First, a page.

He started at a tough time when the textile trade was really up against the wall. Emerging producers in Spain, Portugal, Eastern Europe, Turkey and more recently China were putting huge pressure on margins.
They did what the remaining survivors of our apparel trade did today, and focused on higher value / niche markets with an emphasis on flexibility, customer service and design prowess, working with designers like Ralph Lauren, D&G, Burberry, Brooks Brothers, J Crewe and Paul Smith.
They also diversified, and started producing fabrics for furnishings, and manufactured what has become an award winning collection(s) of accessories like scarves, throws and cushions.
All ranges are stock-supported and are on display in their showroom, which is pictured below.
This was consolidated by the purchase of “Bronte Tweed” in 2009, which gave them access to a fabulous customer base of small to medium sized suppliers of home furnishings and gifts.
This process of putting their eggs in many baskets has spread the risk and provided huge potential for cross selling / growth, whilst at the same time protecting them from being held to ransom by a small number of ‘big’ customers.
As a business, they attend twenty seven trade shows around the world every year, and an impressive fifty percent of their business comes from exports. Key markets are Japan – that has always placed heritage high on its agenda when sourcing quality products – and the US, however, their reach is global.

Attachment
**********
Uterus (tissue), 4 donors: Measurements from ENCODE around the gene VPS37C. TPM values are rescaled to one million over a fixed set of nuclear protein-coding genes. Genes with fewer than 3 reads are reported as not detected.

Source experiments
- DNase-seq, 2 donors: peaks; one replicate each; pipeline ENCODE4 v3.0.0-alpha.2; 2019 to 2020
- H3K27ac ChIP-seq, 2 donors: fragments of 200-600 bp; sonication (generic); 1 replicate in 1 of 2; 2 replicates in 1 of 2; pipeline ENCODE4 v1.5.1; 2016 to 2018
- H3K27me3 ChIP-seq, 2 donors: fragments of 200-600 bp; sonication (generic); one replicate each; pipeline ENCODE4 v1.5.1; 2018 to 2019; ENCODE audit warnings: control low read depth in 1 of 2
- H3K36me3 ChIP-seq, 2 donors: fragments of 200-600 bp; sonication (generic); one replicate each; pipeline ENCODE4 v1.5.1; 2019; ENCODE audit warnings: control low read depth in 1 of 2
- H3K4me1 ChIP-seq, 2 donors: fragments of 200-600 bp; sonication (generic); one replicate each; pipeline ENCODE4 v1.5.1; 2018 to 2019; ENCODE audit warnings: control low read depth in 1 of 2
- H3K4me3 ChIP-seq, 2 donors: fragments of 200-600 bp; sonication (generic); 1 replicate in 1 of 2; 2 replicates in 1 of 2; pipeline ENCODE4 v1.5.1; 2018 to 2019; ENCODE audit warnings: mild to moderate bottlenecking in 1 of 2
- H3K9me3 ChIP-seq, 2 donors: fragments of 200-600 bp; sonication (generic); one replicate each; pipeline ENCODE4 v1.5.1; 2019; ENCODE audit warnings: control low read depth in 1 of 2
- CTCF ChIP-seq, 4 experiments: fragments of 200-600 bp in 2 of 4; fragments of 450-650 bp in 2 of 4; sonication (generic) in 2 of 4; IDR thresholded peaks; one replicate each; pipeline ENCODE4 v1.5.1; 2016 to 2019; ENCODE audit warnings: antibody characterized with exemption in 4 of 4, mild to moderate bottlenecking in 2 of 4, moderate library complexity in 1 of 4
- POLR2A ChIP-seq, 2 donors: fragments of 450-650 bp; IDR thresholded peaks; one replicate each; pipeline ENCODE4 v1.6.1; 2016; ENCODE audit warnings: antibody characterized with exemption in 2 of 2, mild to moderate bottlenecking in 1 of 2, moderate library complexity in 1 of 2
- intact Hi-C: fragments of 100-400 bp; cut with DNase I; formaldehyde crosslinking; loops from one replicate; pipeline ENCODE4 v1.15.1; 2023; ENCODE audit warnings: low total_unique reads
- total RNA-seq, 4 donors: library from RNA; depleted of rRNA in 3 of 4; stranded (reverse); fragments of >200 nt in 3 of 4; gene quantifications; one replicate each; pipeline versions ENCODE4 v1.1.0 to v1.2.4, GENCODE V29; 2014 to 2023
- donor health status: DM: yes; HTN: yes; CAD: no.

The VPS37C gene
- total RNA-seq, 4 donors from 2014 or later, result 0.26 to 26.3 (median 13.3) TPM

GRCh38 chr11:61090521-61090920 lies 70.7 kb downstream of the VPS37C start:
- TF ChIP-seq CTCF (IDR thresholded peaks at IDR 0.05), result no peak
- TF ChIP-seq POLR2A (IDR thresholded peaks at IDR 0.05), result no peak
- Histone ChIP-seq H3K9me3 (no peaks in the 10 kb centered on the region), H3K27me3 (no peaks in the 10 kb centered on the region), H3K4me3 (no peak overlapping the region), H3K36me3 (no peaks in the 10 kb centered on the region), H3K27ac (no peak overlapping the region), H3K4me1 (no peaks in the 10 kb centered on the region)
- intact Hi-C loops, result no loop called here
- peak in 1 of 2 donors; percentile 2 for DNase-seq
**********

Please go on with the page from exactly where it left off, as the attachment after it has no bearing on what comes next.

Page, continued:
They’ve recently opened up a retail operation in Settle, where the Michelsberg “conchiglia” jacket will be displayed, and another shop is planned to open in York in the near future.
Providing cut lengths to tailors is a new string to their bow, and the chap behind that is my good friend, Mr John Harrop, pictured below.
Previously at Huddersfield Fine Worsteds, he is a cloth man (and man of honour) through and through, and gave me a tour of the mill.
I will never tire of seeing stuff get made. That moment when I shove in my ear-protectors and walk onto the factory floor always gives me a tingle in my tummy and puts a smile on my face. It’s the smell of oil, clanking machinery and team approach to manufacturing that I find so infectious.
Check out the bloke below. He’s ‘blending’ together blue and white raw wool material at the very start of the process, which goes on to produce the woollen yarn which will then be sent for warping, weaving, scouring and finishing.
Who would believe that the beautiful Moon tweed fabric, on the seating in the foyer of the Oval office in the White House (true!), started its life as a piece of sheep fluff, tossed around by a burly Yorkshireman with a pitchfork in Guiseley! LOVE IT!
As always, time spent in a mill is never wasted, and meeting the people behind what is a truly inspirational brand and local success story was wonderful.
Check out the video below from the Moon massive.
I feel our collaboration on the “Conchiglia” jacket is only just the start between our respective businesses, which share the same values of passion, integrity and self-belief.
Now I’ve reached the Moon, next stop is the stars!